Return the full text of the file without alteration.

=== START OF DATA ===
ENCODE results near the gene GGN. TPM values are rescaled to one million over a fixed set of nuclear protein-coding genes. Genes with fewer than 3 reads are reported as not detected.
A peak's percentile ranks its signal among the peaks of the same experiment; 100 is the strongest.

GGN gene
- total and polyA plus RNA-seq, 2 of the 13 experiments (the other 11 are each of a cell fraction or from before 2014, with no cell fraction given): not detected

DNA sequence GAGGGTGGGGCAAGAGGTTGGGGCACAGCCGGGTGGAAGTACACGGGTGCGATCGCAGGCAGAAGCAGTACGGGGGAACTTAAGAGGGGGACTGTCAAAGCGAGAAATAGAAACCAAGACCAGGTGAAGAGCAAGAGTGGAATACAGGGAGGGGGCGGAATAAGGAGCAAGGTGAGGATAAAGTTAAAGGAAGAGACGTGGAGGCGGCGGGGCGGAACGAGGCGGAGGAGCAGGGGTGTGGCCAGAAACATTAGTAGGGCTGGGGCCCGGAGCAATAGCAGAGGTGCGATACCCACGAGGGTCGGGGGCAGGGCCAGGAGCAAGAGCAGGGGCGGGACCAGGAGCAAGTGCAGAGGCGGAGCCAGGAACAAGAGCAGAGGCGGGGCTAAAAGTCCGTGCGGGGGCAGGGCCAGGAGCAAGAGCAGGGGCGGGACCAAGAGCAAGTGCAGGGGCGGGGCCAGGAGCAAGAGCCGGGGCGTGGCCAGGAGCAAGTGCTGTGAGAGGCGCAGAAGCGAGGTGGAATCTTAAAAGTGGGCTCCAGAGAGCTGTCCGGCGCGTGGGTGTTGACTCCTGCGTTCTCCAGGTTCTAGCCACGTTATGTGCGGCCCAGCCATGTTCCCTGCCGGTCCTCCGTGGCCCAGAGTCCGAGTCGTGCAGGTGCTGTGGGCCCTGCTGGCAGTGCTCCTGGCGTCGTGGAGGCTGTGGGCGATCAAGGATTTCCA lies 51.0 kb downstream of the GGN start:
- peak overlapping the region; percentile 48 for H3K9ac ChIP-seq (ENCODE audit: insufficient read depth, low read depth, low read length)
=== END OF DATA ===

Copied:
ENCODE results near the gene GGN. TPM values are rescaled to one million over a fixed set of nuclear protein-coding genes. Genes with fewer than 3 reads are reported as not detected.
A peak's percentile ranks its signal among the peaks of the same experiment; 100 is the strongest.

GGN gene
- total and polyA plus RNA-seq, 2 of the 13 experiments (the other 11 are each of a cell fraction or from before 2014, with no cell fraction given): not detected

DNA sequence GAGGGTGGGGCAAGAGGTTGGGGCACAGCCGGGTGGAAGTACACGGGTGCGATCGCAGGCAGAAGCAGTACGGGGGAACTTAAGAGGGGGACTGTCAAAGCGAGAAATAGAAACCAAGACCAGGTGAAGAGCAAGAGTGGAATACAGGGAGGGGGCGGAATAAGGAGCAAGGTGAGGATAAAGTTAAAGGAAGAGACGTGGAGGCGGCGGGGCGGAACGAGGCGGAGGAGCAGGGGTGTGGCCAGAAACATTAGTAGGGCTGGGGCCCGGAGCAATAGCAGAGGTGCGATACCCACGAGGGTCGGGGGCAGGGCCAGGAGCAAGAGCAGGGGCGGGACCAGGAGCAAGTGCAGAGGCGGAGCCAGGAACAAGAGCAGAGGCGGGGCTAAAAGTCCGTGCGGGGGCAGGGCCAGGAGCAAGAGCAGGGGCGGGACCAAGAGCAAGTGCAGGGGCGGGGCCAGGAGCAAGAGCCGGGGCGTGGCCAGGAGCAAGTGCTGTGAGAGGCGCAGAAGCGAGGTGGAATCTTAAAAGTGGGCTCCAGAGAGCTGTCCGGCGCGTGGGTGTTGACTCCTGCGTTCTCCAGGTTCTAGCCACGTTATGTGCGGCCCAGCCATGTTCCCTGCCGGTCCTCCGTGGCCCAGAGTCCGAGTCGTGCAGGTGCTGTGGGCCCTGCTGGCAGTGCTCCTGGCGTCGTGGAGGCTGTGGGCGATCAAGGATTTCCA lies 51.0 kb downstream of the GGN start:
- peak overlapping the region; percentile 48 for H3K9ac ChIP-seq (ENCODE audit: insufficient read depth, low read depth, low read length)